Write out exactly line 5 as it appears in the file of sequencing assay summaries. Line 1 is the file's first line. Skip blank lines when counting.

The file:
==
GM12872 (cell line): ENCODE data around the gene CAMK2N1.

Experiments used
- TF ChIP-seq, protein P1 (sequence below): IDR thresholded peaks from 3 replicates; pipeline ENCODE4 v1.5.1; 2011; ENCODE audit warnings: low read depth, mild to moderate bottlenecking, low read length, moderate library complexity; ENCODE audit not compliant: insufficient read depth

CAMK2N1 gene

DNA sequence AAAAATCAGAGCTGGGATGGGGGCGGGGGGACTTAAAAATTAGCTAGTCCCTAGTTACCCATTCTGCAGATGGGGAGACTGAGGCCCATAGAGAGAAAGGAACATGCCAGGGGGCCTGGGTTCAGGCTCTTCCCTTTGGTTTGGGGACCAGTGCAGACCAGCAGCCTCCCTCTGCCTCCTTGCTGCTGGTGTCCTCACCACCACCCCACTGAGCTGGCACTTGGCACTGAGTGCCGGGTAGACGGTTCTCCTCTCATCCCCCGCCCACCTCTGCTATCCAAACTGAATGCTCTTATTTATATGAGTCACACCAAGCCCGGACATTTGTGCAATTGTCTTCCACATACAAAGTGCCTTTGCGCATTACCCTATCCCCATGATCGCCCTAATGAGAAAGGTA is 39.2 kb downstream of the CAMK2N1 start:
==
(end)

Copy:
DNA sequence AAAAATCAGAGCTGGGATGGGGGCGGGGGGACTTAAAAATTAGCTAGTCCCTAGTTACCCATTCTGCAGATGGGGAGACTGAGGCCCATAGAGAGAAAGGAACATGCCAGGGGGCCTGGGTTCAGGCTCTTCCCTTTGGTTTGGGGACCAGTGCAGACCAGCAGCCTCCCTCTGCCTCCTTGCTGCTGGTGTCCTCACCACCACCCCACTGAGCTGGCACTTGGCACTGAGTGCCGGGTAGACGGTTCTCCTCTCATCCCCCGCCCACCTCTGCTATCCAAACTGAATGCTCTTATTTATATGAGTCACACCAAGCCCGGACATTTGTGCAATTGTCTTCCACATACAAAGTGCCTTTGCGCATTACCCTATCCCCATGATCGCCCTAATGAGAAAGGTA is 39.2 kb downstream of the CAMK2N1 start: